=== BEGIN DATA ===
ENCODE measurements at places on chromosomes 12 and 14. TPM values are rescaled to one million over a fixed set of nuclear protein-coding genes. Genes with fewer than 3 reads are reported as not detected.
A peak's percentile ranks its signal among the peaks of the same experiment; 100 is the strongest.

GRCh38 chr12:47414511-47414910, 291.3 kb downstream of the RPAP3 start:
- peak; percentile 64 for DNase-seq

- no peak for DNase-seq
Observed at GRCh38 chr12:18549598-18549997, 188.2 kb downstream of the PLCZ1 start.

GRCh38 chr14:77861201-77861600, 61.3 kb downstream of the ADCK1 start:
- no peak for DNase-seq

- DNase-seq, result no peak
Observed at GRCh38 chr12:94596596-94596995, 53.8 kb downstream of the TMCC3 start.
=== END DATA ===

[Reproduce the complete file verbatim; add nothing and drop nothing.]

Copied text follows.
ENCODE measurements at places on chromosomes 12 and 14. TPM values are rescaled to one million over a fixed set of nuclear protein-coding genes. Genes with fewer than 3 reads are reported as not detected.
A peak's percentile ranks its signal among the peaks of the same experiment; 100 is the strongest.

GRCh38 chr12:47414511-47414910, 291.3 kb downstream of the RPAP3 start:
- peak; percentile 64 for DNase-seq

- no peak for DNase-seq
Observed at GRCh38 chr12:18549598-18549997, 188.2 kb downstream of the PLCZ1 start.

GRCh38 chr14:77861201-77861600, 61.3 kb downstream of the ADCK1 start:
- no peak for DNase-seq

- DNase-seq, result no peak
Observed at GRCh38 chr12:94596596-94596995, 53.8 kb downstream of the TMCC3 start.